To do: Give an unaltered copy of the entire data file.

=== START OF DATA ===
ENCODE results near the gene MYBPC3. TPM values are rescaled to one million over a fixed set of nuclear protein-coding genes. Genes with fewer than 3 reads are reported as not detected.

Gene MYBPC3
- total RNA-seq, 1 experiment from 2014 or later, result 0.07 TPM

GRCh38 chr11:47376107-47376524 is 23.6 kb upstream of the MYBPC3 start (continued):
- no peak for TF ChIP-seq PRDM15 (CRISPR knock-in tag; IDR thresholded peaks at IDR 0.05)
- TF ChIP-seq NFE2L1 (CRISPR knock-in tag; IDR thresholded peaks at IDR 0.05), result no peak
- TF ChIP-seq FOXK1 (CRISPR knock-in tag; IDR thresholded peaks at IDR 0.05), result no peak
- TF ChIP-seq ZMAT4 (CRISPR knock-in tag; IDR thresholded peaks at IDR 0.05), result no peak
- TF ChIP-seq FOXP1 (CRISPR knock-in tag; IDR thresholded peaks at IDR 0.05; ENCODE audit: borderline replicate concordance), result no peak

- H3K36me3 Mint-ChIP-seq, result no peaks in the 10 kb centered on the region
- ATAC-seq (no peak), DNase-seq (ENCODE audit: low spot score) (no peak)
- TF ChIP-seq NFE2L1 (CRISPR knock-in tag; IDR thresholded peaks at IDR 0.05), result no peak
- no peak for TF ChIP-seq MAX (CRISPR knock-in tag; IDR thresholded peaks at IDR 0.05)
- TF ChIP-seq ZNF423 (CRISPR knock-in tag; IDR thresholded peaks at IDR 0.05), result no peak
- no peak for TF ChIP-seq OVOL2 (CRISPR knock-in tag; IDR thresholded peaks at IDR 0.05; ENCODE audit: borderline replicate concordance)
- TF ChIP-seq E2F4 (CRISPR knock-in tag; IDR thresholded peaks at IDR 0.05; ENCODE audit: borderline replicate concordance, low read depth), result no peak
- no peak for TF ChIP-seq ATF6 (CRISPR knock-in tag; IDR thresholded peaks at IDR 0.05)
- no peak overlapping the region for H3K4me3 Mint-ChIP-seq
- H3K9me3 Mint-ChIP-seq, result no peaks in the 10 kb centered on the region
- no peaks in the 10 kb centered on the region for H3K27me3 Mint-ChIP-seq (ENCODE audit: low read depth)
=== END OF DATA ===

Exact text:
ENCODE results near the gene MYBPC3. TPM values are rescaled to one million over a fixed set of nuclear protein-coding genes. Genes with fewer than 3 reads are reported as not detected.

Gene MYBPC3
- total RNA-seq, 1 experiment from 2014 or later, result 0.07 TPM

GRCh38 chr11:47376107-47376524 is 23.6 kb upstream of the MYBPC3 start (continued):
- no peak for TF ChIP-seq PRDM15 (CRISPR knock-in tag; IDR thresholded peaks at IDR 0.05)
- TF ChIP-seq NFE2L1 (CRISPR knock-in tag; IDR thresholded peaks at IDR 0.05), result no peak
- TF ChIP-seq FOXK1 (CRISPR knock-in tag; IDR thresholded peaks at IDR 0.05), result no peak
- TF ChIP-seq ZMAT4 (CRISPR knock-in tag; IDR thresholded peaks at IDR 0.05), result no peak
- TF ChIP-seq FOXP1 (CRISPR knock-in tag; IDR thresholded peaks at IDR 0.05; ENCODE audit: borderline replicate concordance), result no peak

- H3K36me3 Mint-ChIP-seq, result no peaks in the 10 kb centered on the region
- ATAC-seq (no peak), DNase-seq (ENCODE audit: low spot score) (no peak)
- TF ChIP-seq NFE2L1 (CRISPR knock-in tag; IDR thresholded peaks at IDR 0.05), result no peak
- no peak for TF ChIP-seq MAX (CRISPR knock-in tag; IDR thresholded peaks at IDR 0.05)
- TF ChIP-seq ZNF423 (CRISPR knock-in tag; IDR thresholded peaks at IDR 0.05), result no peak
- no peak for TF ChIP-seq OVOL2 (CRISPR knock-in tag; IDR thresholded peaks at IDR 0.05; ENCODE audit: borderline replicate concordance)
- TF ChIP-seq E2F4 (CRISPR knock-in tag; IDR thresholded peaks at IDR 0.05; ENCODE audit: borderline replicate concordance, low read depth), result no peak
- no peak for TF ChIP-seq ATF6 (CRISPR knock-in tag; IDR thresholded peaks at IDR 0.05)
- no peak overlapping the region for H3K4me3 Mint-ChIP-seq
- H3K9me3 Mint-ChIP-seq, result no peaks in the 10 kb centered on the region
- no peaks in the 10 kb centered on the region for H3K27me3 Mint-ChIP-seq (ENCODE audit: low read depth)